2012-11-06

Nexus 4 Battery Life Tested, Early Results Show Less Than Impressive Results


Article cited from tmonews.com by Batterybay.net
Google went on the record with The Verge last week and mentioned two reasons why LTE was left out of the Nexus 4: the first reason was building a carrier independent device couldn’t be achieved with LTE and the second reason power draw. There’s little argument that LTE does in fact use more power than HSPA+ or 3G, however LG did include LTE in the Optimus G design, which is the basis for the Nexus 4 smartphone. Our hope then is that the Nexus 4, running on HSPA+ networks around the world would exceed LTE devices in battery life tests, except that’s not what these AnandTech results show.
If you’re unfamiliar with the group of guys at AnandTech, they run arguably one of the best sites for digging deep into hardware and running benchmark tests that cover every inch of a new device. Their testing methods are pretty awesome and I’d happily say I trust their results implicitly. It’s their findings with the Nexus 4 then that disappoints us as battery life appears to be not only worse than a number of smartphones sitting at the top of the Android market, most of them are LTE devices.
On straight 3G/4G LTE battery tests, the Nexus 4 tested at 4 hours and 18 minutes, against the iPhone 5 which ranked highest with 8 hours nine minutes. The Galaxy S III clocked in at 5 hours, HTC One X (AT&T) at just under 7 hours.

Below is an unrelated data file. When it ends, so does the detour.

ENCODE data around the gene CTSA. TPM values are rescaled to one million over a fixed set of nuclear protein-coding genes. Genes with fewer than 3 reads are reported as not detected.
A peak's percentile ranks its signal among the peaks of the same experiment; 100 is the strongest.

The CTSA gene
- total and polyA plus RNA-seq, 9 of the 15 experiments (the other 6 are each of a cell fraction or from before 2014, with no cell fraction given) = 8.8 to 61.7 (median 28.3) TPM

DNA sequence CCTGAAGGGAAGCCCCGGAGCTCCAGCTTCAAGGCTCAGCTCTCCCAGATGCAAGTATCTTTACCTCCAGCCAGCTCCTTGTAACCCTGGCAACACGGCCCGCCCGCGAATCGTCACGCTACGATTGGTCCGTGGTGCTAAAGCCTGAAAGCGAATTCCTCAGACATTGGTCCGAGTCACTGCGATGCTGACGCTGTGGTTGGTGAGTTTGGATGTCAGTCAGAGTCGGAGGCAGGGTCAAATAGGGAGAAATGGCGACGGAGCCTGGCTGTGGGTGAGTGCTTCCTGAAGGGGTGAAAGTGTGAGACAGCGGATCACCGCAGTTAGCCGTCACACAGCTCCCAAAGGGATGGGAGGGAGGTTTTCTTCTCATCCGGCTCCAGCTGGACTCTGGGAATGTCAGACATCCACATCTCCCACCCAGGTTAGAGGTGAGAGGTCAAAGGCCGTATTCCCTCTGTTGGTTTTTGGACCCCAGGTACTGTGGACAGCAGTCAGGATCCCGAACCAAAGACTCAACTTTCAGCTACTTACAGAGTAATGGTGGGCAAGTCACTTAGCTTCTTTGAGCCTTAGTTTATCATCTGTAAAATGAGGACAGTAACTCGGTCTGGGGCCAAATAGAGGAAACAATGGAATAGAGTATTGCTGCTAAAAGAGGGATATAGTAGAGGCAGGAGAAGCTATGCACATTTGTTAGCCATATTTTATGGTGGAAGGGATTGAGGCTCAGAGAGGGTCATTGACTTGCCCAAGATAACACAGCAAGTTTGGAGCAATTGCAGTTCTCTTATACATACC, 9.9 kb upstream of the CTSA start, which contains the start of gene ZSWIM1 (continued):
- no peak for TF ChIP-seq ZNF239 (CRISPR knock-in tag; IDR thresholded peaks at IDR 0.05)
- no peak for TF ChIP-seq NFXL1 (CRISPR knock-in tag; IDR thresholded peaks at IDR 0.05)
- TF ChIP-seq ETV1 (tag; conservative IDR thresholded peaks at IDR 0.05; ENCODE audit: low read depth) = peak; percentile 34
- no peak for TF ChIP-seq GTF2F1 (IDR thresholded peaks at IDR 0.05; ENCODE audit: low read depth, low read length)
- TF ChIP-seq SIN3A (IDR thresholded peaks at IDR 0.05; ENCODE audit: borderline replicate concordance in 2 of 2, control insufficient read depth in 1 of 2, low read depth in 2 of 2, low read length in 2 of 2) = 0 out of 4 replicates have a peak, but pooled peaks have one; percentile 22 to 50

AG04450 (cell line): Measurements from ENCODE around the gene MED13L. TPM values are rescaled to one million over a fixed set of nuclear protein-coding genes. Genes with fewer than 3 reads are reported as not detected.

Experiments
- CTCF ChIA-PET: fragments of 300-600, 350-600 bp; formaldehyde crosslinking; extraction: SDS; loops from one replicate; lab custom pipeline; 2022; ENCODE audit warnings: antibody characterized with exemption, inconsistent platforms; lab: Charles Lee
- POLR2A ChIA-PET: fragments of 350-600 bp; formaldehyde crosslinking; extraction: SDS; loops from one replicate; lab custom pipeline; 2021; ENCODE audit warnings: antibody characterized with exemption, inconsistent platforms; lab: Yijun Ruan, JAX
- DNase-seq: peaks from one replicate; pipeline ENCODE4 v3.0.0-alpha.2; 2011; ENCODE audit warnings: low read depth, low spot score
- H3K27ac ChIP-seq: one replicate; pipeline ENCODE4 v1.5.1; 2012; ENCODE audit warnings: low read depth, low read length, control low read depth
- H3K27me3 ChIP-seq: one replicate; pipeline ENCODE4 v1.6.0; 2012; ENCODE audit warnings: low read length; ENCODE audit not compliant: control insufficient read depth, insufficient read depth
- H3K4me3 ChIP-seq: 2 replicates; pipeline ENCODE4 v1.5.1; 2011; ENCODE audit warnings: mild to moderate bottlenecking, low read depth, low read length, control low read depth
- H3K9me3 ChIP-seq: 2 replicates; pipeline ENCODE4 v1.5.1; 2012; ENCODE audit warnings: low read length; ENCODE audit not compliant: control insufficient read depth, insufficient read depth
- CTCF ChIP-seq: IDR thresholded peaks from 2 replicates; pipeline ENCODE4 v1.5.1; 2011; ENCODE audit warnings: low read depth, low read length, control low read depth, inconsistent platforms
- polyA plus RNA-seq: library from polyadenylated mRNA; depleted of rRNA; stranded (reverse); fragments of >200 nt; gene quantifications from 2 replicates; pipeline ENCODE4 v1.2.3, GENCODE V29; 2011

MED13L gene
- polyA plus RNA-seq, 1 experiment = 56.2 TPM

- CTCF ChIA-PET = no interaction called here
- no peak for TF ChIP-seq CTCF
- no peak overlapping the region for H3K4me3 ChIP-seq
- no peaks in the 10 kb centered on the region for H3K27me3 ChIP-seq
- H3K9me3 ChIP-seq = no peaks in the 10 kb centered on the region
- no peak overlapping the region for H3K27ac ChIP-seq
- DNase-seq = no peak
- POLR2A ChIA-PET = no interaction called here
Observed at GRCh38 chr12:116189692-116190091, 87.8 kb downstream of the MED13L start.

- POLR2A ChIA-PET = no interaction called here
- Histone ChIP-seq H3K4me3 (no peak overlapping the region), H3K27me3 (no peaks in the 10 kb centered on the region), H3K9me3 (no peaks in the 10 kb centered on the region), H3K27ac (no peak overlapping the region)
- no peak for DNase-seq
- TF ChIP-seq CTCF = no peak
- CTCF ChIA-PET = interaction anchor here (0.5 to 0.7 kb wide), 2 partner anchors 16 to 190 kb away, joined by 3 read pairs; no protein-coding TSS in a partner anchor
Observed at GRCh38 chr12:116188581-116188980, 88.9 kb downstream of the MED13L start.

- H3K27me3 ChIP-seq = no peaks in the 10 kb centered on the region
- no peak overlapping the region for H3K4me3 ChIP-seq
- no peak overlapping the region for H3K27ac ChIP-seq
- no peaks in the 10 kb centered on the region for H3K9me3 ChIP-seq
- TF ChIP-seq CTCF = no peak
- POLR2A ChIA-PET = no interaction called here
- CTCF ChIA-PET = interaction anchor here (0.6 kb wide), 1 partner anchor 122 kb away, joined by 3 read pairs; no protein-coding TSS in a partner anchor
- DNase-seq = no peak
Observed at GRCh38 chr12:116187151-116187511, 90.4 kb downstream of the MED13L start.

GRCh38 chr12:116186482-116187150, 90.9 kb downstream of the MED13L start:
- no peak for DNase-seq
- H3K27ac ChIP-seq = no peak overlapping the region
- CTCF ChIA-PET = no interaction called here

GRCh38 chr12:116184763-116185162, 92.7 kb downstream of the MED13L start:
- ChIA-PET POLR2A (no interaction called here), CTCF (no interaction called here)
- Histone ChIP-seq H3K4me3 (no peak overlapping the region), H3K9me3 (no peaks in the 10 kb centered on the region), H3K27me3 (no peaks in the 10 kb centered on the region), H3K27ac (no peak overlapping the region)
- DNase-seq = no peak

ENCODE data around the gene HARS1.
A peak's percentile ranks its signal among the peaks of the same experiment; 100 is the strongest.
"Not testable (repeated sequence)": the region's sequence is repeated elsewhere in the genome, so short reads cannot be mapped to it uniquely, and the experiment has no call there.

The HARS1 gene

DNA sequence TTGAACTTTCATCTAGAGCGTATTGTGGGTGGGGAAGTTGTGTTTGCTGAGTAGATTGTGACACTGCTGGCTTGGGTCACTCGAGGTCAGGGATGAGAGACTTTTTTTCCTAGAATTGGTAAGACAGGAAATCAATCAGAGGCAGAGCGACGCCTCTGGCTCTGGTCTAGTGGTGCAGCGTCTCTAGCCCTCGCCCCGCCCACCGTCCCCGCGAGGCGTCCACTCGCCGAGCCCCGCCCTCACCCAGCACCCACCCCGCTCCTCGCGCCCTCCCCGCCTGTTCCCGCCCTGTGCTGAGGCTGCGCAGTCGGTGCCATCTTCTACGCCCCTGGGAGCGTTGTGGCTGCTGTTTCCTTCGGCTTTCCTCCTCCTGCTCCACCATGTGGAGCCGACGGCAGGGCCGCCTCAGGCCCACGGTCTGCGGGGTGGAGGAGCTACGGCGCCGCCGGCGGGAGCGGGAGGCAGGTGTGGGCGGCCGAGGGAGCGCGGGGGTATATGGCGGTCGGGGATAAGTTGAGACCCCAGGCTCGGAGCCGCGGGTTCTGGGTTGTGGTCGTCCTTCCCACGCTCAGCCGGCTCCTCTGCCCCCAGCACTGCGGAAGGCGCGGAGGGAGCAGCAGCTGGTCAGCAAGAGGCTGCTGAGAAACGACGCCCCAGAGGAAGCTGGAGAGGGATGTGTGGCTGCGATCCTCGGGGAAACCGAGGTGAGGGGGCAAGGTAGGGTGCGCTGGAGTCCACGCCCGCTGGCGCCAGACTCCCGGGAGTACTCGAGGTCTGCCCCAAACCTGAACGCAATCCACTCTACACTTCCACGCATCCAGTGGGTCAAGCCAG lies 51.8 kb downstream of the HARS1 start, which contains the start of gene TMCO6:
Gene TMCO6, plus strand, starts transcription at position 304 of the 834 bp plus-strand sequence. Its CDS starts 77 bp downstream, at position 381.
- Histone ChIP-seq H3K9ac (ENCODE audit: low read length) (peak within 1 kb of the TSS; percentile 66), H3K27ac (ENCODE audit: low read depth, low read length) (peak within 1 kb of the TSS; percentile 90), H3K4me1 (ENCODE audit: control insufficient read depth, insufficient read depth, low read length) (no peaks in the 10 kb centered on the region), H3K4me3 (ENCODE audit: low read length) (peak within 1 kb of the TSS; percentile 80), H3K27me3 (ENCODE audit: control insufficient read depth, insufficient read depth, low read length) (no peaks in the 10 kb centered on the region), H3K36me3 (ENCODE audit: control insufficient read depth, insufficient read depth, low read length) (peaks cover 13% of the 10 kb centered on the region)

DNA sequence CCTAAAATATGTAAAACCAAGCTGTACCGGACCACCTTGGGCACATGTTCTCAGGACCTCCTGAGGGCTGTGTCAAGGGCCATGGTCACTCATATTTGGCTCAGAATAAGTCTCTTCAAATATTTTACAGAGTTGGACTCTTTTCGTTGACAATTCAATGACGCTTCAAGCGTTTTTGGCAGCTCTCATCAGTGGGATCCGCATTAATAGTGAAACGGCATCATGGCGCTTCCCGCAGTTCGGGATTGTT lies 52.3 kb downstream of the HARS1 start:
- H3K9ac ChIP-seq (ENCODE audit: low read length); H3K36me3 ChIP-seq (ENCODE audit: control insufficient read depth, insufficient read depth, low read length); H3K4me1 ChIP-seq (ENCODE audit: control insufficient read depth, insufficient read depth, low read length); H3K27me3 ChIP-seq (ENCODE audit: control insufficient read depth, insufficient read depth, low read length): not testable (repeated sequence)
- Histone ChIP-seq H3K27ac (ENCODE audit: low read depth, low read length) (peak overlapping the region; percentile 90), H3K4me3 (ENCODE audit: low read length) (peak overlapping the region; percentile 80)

The WiFi tests didn’t fare any better for the Nexus 4, though its battery life did improve to 6 hours and 27 minutes which was just a smidgen behind the Galaxy S III at 6 hours and 30 minutes. The iPhone 5 took top honors again clocking in at 10 hours and 27 minutes, with the HTC One X (AT&T) clocking in at just under 10 hours.
Needless, battery life on the Nexus 4 isn’t awful, but it doesn’t stand up as all that impressive when you break it down against other top devices in the market today. So, should battery life influence your decision to buy the Nexus 4? That’s something only you can answer, but I would think that battery life is a mild tradeoff compared to the joy of owning the latest Nexus device and the guarantee that future Android updates will arrive first.
Of course your mileage may vary with battery life and at the very least, the battery life is better than its predecessor with the Galaxy Nexus. Some alternative reviews have claimed vastly different battery life results so its possible this is caused by pre-release software, but its something to keep in mind as we get closer to launch.